Capacity Management | Cost Accounting

The below mentioned article provides a note on capacity management.

Levels of Activity:

The following four major levels of activity used in capacity management:

1. Normal Activity:

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This can be defined as the rate of activity needed to meet average sales demand over a period that is sufficiently long to cover seasonal, cyclical and trend variations in the pattern of demand for company’s products.

Such a rate of activity will be influenced very largely by market factors in conjunction with the physical limits of plant capacity. If sales do not vary much from year to year, this will be equivalent to expected activity. A rule of thumb is to take normal activity to represent 75% to 90% of practical capacity.

2. Expected Activity:

The expected activity is the rate of activity that is expected to prevail over the next year. This method is considered to be more appropriate than normal activity when environ­mental conditions prevent reliable forecasts being made for periods in excess of one year.

3. Practical Capacity:

This measure represents the maximum level at which a company can realistically operate at full efficiency. This allows for unavoidable operating interruptions such as the need for maintenance work to be carried out and waiting time which means that practical capacity is less than ideal capacity. Nevertheless, the concept of practical capacity is an introspective engineering concept that pays no attention to current or expected demand conditions.

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The effectiveness of the measure depends on stability of demand giving stability of operations. In other words, given a ready market for its output and no distribution problems, practical capacity is that level of activity at which most managements would wish to operate.

4. Ideal Capacity:

This is the maximum number of operating hours that could be available ignoring the stoppages due to down time, repairs etc. No attention is paid to demand conditions which emphasizes the artificial nature of the measure. It represents a theoretical ideal that can be used as a bench mark. For example, practical capacity is usually taken to be 75% to 85% of ideal capacity.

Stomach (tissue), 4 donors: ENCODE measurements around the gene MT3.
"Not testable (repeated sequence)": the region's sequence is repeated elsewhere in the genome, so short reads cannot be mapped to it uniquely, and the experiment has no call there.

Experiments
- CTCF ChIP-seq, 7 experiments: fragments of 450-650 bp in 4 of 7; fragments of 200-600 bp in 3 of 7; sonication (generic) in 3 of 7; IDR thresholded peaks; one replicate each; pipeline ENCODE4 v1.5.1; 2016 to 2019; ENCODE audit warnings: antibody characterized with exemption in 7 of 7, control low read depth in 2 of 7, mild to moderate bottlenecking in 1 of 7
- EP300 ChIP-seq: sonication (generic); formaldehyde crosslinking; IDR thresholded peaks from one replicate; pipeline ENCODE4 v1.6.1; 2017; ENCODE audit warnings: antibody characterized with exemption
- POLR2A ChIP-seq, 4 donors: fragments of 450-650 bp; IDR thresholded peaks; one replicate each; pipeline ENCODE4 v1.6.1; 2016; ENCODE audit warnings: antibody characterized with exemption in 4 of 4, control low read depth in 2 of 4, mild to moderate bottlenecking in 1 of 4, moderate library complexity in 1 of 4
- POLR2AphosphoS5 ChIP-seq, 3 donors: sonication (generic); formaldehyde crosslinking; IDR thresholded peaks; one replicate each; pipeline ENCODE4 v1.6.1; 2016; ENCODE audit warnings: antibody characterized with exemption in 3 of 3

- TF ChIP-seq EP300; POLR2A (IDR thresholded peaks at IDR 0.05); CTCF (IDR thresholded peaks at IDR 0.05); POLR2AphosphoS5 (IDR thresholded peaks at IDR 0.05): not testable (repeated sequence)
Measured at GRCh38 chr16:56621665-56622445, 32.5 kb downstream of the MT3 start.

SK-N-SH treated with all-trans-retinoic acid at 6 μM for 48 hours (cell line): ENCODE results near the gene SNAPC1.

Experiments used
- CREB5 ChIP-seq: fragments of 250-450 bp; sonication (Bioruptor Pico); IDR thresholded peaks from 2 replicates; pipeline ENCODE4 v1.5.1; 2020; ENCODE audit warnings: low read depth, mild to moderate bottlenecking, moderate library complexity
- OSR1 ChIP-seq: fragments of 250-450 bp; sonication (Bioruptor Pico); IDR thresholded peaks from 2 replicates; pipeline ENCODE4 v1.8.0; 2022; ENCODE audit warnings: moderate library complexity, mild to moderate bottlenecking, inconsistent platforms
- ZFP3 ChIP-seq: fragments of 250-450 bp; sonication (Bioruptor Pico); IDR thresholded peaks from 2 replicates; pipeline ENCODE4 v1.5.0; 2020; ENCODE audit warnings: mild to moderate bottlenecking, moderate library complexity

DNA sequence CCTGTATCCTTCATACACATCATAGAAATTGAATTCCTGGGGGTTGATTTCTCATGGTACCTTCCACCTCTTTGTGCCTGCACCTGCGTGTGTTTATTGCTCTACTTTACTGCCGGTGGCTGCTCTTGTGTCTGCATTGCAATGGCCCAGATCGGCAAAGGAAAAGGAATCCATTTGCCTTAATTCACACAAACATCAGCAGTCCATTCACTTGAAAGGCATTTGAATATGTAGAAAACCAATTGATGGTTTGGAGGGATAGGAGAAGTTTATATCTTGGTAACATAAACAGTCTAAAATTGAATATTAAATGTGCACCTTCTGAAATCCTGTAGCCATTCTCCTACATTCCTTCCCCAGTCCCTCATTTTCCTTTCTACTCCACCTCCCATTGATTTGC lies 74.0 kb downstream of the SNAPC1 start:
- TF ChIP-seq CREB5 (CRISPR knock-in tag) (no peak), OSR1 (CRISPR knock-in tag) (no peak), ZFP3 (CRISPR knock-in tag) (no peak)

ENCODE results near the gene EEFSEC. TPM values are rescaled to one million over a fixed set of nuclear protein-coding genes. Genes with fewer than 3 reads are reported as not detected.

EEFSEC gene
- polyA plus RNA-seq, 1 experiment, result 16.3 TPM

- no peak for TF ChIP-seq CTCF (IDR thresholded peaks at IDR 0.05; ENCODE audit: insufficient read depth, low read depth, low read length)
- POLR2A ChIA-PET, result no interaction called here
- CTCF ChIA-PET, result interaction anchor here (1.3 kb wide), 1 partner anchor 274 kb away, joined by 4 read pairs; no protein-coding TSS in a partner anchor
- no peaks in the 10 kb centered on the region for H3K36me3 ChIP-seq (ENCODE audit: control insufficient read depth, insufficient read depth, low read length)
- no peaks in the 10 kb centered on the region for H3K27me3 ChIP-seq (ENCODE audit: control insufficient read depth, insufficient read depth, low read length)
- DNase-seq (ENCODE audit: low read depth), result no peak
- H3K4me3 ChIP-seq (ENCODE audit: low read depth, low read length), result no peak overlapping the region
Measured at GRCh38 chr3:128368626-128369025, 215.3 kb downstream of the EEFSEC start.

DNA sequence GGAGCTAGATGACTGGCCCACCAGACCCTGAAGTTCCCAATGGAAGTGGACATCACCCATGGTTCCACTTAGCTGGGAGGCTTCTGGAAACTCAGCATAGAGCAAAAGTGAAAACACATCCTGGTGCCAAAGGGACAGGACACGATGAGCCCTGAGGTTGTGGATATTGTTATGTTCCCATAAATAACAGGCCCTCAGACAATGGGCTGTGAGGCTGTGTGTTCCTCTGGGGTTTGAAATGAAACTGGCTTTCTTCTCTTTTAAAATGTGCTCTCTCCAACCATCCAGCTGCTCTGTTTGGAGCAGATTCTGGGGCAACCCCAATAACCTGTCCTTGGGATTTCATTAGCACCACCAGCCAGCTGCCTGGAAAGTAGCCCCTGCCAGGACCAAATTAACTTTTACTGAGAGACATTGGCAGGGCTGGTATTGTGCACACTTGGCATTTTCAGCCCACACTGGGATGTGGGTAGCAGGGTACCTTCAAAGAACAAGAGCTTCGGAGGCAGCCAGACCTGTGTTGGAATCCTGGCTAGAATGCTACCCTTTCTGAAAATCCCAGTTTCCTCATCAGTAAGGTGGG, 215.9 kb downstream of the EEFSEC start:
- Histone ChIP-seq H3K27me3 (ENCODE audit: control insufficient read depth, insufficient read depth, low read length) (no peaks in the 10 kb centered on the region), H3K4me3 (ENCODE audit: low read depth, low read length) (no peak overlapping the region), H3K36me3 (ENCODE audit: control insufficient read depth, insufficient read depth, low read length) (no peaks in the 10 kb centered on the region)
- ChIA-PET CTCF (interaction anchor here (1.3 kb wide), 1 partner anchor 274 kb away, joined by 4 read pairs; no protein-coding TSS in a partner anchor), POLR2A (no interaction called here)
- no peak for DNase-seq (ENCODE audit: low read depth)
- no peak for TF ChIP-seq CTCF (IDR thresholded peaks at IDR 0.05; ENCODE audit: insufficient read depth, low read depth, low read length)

The relationship amongst these concepts of capacity is shown in figure 7.1 in which normal activity is taken to include expected activity for simplicity.

Levels of Production CapacityBetween the 100% maximum of ideal capacity and the more realistic practical capacity there is a gap due to inevitable but acceptable interruptions, considered from the view point of the industrial engineer. A further gap exists between practical capacity and normal capacity which allows for the contingencies of uncertainty and environmental fluctuations.

Idle Capacity Costs:

Idle capacity is that part of capacity of a plant, machinery or equipment which cannot be effectively utilised in production, due to lack of demand, shortage of raw material, power, labour etc. Idle capacity is the difference between the practical capacity and capacity utilised.

The idle capacity may exist due to internal problems or problems beyond the control of organisation. The costs associated with the idle capacity are generally of fixed in nature like depreciation, repairs and maintenance, insurance premium, rent, management and supervisory costs. These costs cannot be absorbed fully due to under utilisation of capacity available with the organisation.

The idle capacity costs are treated in the cost accounts in the following ways:

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(a) Idle capacity costs due to unavoidable causes are absorbed into capacity utilised.

(b) Idle capacity costs due to avoidable causes are transferred to Costing profit and loss account.

(c) Idle capacity costs due to seasonal fluctuations are absorbed into the cost of production by using supplementary overhead rates.

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